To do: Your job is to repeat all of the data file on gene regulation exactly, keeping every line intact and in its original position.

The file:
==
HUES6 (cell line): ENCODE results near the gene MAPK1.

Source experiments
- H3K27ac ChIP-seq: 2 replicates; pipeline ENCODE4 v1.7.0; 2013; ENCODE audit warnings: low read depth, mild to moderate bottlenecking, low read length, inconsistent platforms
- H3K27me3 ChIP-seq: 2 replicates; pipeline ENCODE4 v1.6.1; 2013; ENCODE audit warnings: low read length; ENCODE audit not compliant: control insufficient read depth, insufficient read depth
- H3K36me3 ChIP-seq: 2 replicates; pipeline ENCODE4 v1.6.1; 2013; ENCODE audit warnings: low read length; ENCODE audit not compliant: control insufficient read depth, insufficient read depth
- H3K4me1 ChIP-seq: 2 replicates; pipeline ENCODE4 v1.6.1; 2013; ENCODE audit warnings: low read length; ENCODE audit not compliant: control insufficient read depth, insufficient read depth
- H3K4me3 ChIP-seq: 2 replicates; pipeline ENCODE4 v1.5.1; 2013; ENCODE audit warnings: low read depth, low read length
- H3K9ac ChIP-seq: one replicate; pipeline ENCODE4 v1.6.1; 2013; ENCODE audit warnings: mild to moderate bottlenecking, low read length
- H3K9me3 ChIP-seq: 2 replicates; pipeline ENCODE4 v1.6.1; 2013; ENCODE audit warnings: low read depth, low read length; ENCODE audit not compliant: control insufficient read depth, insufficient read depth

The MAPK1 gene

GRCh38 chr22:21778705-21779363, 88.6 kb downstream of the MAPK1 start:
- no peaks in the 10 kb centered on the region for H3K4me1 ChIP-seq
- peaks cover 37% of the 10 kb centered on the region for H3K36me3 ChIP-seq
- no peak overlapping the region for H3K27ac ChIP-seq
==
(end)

HUES6 (cell line): ENCODE results near the gene MAPK1.

Source experiments
- H3K27ac ChIP-seq: 2 replicates; pipeline ENCODE4 v1.7.0; 2013; ENCODE audit warnings: low read depth, mild to moderate bottlenecking, low read length, inconsistent platforms
- H3K27me3 ChIP-seq: 2 replicates; pipeline ENCODE4 v1.6.1; 2013; ENCODE audit warnings: low read length; ENCODE audit not compliant: control insufficient read depth, insufficient read depth
- H3K36me3 ChIP-seq: 2 replicates; pipeline ENCODE4 v1.6.1; 2013; ENCODE audit warnings: low read length; ENCODE audit not compliant: control insufficient read depth, insufficient read depth
- H3K4me1 ChIP-seq: 2 replicates; pipeline ENCODE4 v1.6.1; 2013; ENCODE audit warnings: low read length; ENCODE audit not compliant: control insufficient read depth, insufficient read depth
- H3K4me3 ChIP-seq: 2 replicates; pipeline ENCODE4 v1.5.1; 2013; ENCODE audit warnings: low read depth, low read length
- H3K9ac ChIP-seq: one replicate; pipeline ENCODE4 v1.6.1; 2013; ENCODE audit warnings: mild to moderate bottlenecking, low read length
- H3K9me3 ChIP-seq: 2 replicates; pipeline ENCODE4 v1.6.1; 2013; ENCODE audit warnings: low read depth, low read length; ENCODE audit not compliant: control insufficient read depth, insufficient read depth

The MAPK1 gene

GRCh38 chr22:21778705-21779363, 88.6 kb downstream of the MAPK1 start:
- no peaks in the 10 kb centered on the region for H3K4me1 ChIP-seq
- peaks cover 37% of the 10 kb centered on the region for H3K36me3 ChIP-seq
- no peak overlapping the region for H3K27ac ChIP-seq